'Gotham' recap: Is Jim Gordon too dirty for the GCPD?

Another twist, another turn, but there are no dead ends in this episode, "Strike Force."

While the first season of "Gotham" lagged — in story arcs, not in introductions to new characters that were churned out weekly — the second season has committed itself to storylines that work and character changes that fit in seamlessly to the narrative.


Last night's big character change: A new commissioner who wants to fix Gotham.

Commissioner Loeb was as corrupt as the rest of the villains they locked up, and there was never any time for Commissioner Essen to make her mark at the station before her assassination.


Now here comes Nate "Chair Throwing, Early Morning Wake-Up Call to Your Girlfriend's Place" Barnes (Michael Chiklis) ready to clean house. And, man, does he make that place squeaky clean.

So clean, in fact, that he fires a half-dozen dirty cops his first hour on the job. But he doesn't stop there: "From now on, any detective, officer, rookie or clerk who breaks the law will not just lose their job, they will go to jail."

Jim looks horrified. It's only one of many uncomfortable moments for him this episode. If only Nate Barnes had become commissioner last year when Jim was still steadfast to his idealistic ways.

Instead, Jim's now sullied himself by becoming old friends with the Penguin, collecting debts and murdering a mobster in cold blood.

But when you get dirty, you leave tracks. It won't be long until Commissioner Barnes discovers his second in command has a tainted past.

Jim's secret would likely stay under wraps, except that the Penguin's been on a recent crime spree at the behest of Theo Galvin, and they're not crimes that go unnoticed.

These crimes are all a part of Theo's grand scheme to take the "old crumbling pigsty filled with human waste" that Gotham is and "move into the future [that's] cleaner, brighter."

To do this, he plans on replacing residential buildings with big, blue, glowing skyscrapers that do what to reduce the crime and corruption, exactly? We're not sure, but they seem neat.

But before that, he must become mayor by killing his opponents. Sure, it'd be easier for a billionaire like Theo to just buy the election, but what's the fun in that if it's too similar to real life?

So, he enlists Penguin, the King of Gotham — or the "King of Garbage," as Tabitha dubs him — to carry out the murders. He resists at first, until he sees that they have his mom as a hostage. Not his momma!

First on Penguin's dirty deeds for Theo: fake an assassination attempt on Theo, who's being honored with a medal of valor for killing Jerome.

(Side note: There's a drive-by shooting on a public figure, and everyone carries on as usual. Man, Gotham's one awful city. Then, after miraculously surviving, Theo announces he's running for mayor, while everyone applauds him without finding his frequent brushes with death to be too coincidental to be orchestrated. Just how dumb are those citizens?)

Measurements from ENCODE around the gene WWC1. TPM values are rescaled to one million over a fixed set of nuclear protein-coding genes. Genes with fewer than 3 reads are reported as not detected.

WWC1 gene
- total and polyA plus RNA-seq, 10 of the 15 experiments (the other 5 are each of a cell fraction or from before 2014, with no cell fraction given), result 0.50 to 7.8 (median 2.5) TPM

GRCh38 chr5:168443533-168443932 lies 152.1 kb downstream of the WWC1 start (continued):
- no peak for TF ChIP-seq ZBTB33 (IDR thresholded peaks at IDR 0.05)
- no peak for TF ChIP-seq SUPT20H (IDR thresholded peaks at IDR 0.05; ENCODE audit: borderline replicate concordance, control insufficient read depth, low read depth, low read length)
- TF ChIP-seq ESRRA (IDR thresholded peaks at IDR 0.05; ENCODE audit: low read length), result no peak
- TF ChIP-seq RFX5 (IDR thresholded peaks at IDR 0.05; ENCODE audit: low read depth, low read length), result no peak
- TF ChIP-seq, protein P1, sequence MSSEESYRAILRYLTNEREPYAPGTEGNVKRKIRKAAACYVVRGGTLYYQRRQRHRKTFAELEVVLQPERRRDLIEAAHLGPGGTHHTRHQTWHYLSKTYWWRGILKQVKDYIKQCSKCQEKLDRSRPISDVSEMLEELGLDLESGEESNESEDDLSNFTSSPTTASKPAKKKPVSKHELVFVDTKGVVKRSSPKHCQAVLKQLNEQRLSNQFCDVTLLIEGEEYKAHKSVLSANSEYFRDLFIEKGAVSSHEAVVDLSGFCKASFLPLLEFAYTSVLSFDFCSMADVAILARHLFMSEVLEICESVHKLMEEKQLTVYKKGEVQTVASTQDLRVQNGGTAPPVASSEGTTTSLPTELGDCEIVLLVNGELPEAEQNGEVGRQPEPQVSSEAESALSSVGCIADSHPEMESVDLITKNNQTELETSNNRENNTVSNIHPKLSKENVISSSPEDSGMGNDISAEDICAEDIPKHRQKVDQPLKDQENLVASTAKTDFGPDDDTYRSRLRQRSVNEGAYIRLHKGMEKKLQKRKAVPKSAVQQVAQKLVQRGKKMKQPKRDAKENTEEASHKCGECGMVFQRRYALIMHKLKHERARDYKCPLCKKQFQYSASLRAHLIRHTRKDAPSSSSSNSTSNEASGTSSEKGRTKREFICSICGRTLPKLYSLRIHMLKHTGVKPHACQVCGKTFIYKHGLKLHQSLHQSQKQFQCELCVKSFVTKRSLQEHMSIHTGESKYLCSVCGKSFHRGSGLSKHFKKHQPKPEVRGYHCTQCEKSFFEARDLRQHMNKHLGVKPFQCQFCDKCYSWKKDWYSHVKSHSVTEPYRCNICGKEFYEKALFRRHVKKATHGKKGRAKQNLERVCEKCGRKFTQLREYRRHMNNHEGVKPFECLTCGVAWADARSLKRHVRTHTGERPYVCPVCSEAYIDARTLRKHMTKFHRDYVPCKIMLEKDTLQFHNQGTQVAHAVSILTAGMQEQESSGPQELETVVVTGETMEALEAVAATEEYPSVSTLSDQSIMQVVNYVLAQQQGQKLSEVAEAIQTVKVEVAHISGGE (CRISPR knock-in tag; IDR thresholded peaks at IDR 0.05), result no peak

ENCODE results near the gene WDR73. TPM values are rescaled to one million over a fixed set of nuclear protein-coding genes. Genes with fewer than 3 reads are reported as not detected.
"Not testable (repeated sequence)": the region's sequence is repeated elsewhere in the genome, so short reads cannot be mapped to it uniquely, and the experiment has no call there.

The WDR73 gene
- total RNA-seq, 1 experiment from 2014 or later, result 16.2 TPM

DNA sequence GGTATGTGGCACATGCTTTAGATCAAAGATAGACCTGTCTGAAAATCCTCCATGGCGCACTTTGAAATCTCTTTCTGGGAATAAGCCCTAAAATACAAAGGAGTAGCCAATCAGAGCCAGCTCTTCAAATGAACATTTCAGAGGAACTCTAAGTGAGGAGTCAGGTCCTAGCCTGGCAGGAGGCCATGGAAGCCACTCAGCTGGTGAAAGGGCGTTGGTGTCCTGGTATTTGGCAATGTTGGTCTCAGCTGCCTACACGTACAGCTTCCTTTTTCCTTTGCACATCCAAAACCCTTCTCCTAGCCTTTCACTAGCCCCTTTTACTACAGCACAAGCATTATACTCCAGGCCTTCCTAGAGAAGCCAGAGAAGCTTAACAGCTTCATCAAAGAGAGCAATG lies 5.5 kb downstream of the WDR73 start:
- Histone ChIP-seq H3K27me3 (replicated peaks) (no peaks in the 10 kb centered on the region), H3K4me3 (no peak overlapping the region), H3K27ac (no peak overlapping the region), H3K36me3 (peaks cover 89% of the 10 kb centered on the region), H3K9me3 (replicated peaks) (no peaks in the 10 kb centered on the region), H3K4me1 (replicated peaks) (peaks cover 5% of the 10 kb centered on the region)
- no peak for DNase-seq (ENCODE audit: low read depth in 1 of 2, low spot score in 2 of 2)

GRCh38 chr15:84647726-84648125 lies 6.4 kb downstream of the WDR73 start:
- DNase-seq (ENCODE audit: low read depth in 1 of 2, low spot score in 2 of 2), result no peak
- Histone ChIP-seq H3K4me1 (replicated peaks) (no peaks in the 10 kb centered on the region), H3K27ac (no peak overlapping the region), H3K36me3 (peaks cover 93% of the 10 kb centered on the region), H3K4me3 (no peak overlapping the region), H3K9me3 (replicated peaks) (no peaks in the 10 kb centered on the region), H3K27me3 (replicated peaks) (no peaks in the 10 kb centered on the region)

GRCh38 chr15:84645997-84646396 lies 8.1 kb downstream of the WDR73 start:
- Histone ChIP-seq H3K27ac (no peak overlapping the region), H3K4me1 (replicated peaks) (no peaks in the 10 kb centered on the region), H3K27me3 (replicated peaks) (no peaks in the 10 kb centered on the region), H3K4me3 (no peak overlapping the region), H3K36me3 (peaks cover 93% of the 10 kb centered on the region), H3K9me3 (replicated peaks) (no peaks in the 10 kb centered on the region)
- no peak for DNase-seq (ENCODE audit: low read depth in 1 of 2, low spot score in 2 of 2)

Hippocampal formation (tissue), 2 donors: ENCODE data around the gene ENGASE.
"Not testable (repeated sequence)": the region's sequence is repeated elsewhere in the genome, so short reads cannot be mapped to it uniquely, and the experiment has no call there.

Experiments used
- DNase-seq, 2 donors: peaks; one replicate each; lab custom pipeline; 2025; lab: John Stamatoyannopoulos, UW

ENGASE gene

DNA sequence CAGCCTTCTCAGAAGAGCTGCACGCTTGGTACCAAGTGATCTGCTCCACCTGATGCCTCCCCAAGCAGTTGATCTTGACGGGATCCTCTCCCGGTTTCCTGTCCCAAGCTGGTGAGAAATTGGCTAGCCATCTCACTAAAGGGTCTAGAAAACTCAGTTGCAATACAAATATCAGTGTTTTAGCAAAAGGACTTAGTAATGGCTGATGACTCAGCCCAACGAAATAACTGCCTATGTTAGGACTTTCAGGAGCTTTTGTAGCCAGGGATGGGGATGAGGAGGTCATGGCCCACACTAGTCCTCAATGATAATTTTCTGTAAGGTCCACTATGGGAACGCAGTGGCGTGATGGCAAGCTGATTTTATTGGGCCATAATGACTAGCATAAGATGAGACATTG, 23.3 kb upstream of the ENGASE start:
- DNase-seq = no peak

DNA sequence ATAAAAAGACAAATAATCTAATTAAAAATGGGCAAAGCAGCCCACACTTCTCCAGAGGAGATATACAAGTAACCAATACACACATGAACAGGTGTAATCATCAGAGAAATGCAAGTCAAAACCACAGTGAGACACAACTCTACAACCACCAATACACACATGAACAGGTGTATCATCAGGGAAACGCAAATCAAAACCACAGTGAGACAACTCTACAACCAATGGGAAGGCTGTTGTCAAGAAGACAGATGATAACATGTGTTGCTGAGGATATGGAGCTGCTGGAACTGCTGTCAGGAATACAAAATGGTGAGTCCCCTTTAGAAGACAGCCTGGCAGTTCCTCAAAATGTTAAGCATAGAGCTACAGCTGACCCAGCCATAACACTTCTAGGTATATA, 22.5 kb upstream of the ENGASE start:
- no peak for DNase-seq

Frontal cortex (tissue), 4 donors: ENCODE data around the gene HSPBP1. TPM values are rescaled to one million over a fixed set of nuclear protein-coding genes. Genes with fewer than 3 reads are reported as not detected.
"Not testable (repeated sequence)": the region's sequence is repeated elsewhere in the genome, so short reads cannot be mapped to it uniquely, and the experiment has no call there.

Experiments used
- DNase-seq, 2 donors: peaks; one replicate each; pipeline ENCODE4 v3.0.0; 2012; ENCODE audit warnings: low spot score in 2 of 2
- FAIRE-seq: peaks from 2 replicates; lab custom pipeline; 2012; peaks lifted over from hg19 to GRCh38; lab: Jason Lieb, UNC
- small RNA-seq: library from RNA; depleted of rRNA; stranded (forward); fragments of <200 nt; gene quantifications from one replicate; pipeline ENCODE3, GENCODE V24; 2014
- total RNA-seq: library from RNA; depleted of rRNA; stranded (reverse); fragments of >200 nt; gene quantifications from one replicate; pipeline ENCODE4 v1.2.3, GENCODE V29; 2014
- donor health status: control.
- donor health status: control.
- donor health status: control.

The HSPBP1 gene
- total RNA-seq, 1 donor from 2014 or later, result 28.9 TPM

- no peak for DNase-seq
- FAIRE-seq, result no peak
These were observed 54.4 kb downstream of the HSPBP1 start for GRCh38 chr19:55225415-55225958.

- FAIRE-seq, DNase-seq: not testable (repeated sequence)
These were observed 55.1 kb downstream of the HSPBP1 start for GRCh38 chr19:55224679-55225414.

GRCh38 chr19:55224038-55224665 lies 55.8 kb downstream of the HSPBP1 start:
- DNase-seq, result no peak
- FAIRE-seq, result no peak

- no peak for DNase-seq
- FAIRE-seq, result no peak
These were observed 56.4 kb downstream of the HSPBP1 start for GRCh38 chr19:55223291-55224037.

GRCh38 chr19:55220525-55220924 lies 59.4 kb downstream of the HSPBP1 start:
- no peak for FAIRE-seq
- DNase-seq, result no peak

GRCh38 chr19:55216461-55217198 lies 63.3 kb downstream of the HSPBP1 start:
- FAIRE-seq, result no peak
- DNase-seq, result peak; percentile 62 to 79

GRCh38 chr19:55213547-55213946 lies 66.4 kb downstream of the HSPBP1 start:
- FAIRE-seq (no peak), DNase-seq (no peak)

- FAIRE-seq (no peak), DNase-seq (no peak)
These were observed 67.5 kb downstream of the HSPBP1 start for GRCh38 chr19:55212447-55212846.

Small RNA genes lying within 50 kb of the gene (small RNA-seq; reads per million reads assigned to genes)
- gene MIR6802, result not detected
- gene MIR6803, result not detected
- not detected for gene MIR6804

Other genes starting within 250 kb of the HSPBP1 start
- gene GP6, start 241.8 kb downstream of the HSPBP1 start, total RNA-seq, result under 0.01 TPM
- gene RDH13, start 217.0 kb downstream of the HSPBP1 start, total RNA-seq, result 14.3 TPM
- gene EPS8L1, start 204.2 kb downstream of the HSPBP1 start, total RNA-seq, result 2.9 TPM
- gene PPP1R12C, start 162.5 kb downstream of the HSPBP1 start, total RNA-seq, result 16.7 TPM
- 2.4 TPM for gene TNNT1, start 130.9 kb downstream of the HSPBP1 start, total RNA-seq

Penguin then waddles into one of Theo's other contenders' headquarters and assassinates her. Oh, Penguin, why didn't you just wear a knee brace? That waddling is what gave him away when a witness described him to Jim. Again, Jim looks horrified.

So, my theory that Jim was the only one spared from GCPD's massacre to frame him has yet to transpire. But that doesn't mean that Jim will be spared from justice now that Commissioner Barnes is determined to fire any dirty cops.

Jim's friendship with Penguin is what helped him get back onto the force, and it will ultimately be what costs him his job. It's only a matter of time before the cops arrest Penguin. And when they do, he'll sing like a canary, and they'll put Jim behind bars with him.

More "Strike Force" highlights:

Best Harvey one-liner: "Gotham doesn't have straight lines. It has twists and turns and dead ends."

One-percenter problems: When your mom, err, butler picks you up at school. Ugh, so lame!

Most disappointing moment: Alfred slugging Selina. I don't care if she killed Reggie — who, let's not forget, stabbed him — and it doesn't matter if she's the future Catwoman. Right now she's still a kid, and that punch was out of line.

Mayor problem: So, Gotham's pretty much accepted that the mayor isn't coming back. Are we ever going to see him, or are we just to assume that he's still locked in that sadistic head cage in Theo's apartment?

#ThatAwkwardMomentWhen… You yell at your imaginary evil side in front of your date. But how adorable was it when Ed and Kristen's glasses clinked when they kissed? Aww!

Going green: Kristen has fallen head over heels for Ed, and her emerald dress says it all. And did you see those green plaid pants Ed was rocking? I can't wait to see what costumes "Gotham" has in store for him when he goes full Riddler.

Geek chic: I love how Ed's drinking glasses were repurposed Erlenmeyer flasks. They're the new Mason jars.

Let's do the time warp again: It makes my head spin trying to figure out what decade this show is set in. The episode starts off with '80s glam-rock criminals, then Nygma and Kringle have that whole '50s Buddy Holly look going on and who could forget Harvey's '40s Frank Sinatra fedora. Is this the costume designer's way of saying Batman is timeless?

Worst dinner topic: "So tell me about your parents' murder." - Theo to Bruce. It doesn't surprise me that he wants to know what Bruce has learned about his parents' death, especially with that creepy hooded guy in the trailer for next week's episode asking about him. But what I do find interesting is that he repeatedly said how "disappointing" it was that the police haven't been able to solve the case. Is Theo hoping that driving a wedge between Bruce and Jim will somehow help him "break" Jim? Or is the hooded creeper somehow involved in his parents' murder?

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